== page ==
This is a guest post by freelance blogger Joy Collado.
Why should we hire you?
That’s one question every client asks.
They may not ask you this directly, but you can be sure that they’re thinking it.
ALL clients have standards and expectations. They have a list of traits and qualifications for the writers they hire. And that’s perfectly understandable.
That said, I think some writers forget that clients shouldn’t be the only ones setting the standards.
This is our business, too. And in the same way that clients turn down writers looking for work, writers should also set their criteria and learn to turn down work when the client doesn’t meet their standards.
Below are 3 compelling reasons why you shouldn’t write for a client:
1. You don’t share the same interests
Sure, with some research, you can write a good article or blog post about a topic you don’t know about —but do you really want to?
It’s a lot easier to write about topics that interests you. You’ll work more efficiently this way because you can produce an article in less time than you would on a topic you don’t like. That’s why most writing experts would advise you to develop a niche–one that you know a lot about and that you enjoy writing.
If you can’t find your niche yet, look into your hobbies and interests. Do you love baking? Photography? Perhaps business and finance? What about technology? Whatever the case may be, start with topics that actually interest you. This way, writing the article or blog post won’t be a drag.
2. You don’t believe in what they represent
If you push yourself to write about a subject you don’t believe in, it will show in your work. You’ll feel unrealistic and pretentious while writing. And that’s one thing every writer should avoid. Writing should be an extension of yourself. We write to make a living, but it doesn’t mean to say you’re going to write something that contradicts your own values.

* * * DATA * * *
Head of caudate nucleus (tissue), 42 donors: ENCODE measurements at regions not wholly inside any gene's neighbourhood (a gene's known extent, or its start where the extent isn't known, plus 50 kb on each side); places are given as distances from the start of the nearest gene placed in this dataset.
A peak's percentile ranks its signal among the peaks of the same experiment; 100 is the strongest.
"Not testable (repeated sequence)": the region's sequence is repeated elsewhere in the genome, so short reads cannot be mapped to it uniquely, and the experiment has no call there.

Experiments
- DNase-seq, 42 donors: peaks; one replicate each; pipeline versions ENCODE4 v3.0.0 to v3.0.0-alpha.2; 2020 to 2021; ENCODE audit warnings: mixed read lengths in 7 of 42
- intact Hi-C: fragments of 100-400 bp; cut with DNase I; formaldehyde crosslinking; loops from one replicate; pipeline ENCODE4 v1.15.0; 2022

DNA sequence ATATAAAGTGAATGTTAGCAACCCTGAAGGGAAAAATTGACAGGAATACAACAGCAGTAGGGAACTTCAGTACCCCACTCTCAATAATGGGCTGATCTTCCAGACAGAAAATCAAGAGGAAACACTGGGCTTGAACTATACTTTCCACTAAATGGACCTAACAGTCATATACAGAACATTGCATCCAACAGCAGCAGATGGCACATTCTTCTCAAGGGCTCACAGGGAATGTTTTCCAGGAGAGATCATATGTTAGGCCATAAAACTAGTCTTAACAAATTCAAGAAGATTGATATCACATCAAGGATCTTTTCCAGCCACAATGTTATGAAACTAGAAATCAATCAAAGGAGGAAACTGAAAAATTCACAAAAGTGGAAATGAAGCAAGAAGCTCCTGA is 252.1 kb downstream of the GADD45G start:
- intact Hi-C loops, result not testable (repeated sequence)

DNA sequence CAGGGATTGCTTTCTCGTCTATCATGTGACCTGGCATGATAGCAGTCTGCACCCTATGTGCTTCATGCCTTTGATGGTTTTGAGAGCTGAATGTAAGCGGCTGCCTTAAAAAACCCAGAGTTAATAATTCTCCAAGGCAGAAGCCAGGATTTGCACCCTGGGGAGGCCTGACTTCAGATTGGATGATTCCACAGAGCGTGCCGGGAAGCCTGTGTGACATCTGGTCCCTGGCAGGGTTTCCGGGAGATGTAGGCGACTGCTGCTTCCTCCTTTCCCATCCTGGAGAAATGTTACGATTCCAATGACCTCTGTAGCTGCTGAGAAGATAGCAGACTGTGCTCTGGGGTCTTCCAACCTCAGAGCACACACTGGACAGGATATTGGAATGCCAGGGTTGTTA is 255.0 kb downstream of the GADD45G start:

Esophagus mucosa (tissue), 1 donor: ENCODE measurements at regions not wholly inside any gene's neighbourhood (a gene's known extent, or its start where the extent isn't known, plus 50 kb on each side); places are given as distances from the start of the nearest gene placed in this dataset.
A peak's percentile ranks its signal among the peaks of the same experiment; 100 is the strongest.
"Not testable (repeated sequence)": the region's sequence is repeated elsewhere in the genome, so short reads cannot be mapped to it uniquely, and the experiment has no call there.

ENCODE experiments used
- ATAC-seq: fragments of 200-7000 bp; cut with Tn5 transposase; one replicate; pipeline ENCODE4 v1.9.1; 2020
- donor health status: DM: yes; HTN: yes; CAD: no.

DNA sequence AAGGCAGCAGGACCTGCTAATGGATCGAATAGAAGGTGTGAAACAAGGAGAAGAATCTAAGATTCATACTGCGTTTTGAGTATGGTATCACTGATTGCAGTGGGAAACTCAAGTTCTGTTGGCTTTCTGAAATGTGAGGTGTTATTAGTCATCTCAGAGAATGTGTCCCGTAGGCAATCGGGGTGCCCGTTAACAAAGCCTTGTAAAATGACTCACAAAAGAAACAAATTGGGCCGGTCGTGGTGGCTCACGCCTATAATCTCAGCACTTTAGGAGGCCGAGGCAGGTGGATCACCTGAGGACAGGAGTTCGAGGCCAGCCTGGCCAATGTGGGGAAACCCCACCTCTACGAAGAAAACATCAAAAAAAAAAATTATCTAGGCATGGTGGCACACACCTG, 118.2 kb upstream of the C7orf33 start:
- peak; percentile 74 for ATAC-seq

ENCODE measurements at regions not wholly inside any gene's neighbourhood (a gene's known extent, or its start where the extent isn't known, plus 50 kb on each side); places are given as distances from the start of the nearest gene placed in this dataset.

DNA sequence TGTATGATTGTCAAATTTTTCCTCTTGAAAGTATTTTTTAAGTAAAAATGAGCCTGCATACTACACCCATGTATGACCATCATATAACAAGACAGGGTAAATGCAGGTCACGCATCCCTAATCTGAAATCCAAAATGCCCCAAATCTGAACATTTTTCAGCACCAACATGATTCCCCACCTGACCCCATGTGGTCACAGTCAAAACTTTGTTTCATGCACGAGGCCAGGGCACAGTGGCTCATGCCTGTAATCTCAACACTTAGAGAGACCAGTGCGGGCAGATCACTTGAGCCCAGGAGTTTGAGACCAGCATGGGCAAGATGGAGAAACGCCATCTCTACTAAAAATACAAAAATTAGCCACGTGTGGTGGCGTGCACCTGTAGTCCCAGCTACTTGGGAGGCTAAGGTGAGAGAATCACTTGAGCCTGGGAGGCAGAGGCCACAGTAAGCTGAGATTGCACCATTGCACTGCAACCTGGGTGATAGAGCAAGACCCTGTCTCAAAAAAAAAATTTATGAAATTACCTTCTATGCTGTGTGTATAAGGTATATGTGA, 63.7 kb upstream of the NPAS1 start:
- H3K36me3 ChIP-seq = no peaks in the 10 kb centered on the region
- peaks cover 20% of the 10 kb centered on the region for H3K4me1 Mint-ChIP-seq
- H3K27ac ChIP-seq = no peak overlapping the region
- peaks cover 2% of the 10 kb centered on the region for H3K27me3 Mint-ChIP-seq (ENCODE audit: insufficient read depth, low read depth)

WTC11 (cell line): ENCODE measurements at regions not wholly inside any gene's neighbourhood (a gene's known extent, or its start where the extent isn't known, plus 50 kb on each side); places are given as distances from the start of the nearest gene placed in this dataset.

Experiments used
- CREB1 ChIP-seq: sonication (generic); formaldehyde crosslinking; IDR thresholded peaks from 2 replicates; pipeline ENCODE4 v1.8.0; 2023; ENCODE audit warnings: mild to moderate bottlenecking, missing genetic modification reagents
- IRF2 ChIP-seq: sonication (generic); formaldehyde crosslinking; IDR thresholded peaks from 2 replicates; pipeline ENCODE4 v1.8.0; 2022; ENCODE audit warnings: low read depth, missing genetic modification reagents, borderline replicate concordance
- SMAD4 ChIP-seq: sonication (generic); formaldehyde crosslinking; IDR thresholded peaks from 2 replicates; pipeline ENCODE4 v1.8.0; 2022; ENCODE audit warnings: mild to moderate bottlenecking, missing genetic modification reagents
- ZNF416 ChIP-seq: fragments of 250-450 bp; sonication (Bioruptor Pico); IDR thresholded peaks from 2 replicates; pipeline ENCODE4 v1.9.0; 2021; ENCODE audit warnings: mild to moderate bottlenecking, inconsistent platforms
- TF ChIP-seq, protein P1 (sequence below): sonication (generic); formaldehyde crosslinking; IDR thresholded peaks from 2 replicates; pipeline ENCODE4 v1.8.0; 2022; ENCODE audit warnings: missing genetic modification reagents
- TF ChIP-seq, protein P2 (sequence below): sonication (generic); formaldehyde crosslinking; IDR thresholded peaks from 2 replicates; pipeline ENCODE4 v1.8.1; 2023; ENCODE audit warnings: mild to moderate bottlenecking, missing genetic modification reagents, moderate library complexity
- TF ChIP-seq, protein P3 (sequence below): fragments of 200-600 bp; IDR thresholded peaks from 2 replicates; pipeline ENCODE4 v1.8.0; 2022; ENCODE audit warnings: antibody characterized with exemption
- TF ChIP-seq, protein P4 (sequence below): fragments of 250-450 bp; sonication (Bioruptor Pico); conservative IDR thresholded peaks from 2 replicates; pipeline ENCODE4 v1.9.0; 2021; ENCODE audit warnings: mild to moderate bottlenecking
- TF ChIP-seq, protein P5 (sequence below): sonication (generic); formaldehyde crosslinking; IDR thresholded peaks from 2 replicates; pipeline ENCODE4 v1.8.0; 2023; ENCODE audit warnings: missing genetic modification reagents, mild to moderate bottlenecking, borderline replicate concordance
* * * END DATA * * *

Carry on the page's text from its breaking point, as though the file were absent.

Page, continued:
Let’s say you’re someone who loves wild animals. Can you imagine yourself writing an article promoting a handbag made of wild crocodile skin?
You can write the article for sure, but that will be working against your natural muse.
3. You’re not happy with their offer
Okay, so you finally found a writing gig that interests you, and it’s a topic you connect with—great!
You’re all set.
Or, are you?
What if the pay isn’t fair?
Don’t settle for less than what you deserve. If a client can’t afford you, look elsewhere and find a company that can. Trust me, they’re out there.
On a side note, if you’re applying for a gig and the job post didn’t mention the pay rate, do a little research about the company you’re applying for. You can find their estimated income on websites like Manta and Hoovers. Sophie’s advice on her Client Hunting Masterclass is to pitch clients who have an annual income of over 1 million. This way, you can stay away from clients who don’t have the budget to afford your services.
Clients have high standards in hiring a freelance writer. And as freelance writers, we should also have high standards in choosing them. If they can be picky, we should, too!
Have you turned down a client because of one of the reasons above? What are other good reasons to turn down paying clients? Share in the comments below.
Author Bio: Joy Collado is a freelance blogger. When she’s not blogging for clients, she’s working on her passion project The Joys of a Digital Nomad where she inspires online entrepreneurs to make a difference through their work.
In other news…
The fabulous Sophie Lizard at Be a Freelance Blogger is running an awesome promo for her Client Hunting Masterclass (in which I’m also a guest instructor.)